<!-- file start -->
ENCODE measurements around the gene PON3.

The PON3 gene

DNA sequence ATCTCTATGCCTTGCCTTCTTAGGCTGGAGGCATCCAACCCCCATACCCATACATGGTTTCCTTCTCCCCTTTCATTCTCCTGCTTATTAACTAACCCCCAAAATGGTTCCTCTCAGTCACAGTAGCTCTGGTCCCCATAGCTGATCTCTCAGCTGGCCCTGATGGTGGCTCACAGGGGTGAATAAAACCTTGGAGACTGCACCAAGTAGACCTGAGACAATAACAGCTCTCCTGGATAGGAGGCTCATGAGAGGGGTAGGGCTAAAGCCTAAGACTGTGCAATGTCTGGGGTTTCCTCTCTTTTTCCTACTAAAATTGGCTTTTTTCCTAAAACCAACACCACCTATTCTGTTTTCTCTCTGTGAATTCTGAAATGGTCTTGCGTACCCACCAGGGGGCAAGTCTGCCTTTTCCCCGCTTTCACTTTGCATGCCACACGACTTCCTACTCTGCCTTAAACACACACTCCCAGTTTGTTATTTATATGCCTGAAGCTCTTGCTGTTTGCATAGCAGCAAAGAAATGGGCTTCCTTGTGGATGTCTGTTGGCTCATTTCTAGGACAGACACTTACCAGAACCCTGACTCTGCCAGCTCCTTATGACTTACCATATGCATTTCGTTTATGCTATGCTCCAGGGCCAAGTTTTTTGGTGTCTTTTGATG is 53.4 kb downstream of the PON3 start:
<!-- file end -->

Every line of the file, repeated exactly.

ENCODE measurements around the gene PON3.

The PON3 gene

DNA sequence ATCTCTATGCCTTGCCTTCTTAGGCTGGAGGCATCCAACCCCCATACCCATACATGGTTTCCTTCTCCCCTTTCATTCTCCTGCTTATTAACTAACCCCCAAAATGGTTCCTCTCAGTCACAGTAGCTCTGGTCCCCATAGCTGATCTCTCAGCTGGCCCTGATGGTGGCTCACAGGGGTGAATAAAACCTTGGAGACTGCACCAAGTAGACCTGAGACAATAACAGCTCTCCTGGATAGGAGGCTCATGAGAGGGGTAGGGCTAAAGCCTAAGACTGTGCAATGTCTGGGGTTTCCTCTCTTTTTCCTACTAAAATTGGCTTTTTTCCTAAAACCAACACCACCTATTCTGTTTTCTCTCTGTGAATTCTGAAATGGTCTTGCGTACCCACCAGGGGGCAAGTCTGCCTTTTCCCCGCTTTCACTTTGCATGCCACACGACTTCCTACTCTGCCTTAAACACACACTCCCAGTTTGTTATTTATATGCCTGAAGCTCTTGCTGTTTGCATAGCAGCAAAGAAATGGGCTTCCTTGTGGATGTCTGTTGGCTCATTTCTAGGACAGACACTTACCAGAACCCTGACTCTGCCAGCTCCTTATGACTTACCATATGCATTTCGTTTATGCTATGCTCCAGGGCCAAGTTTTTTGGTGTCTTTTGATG is 53.4 kb downstream of the PON3 start: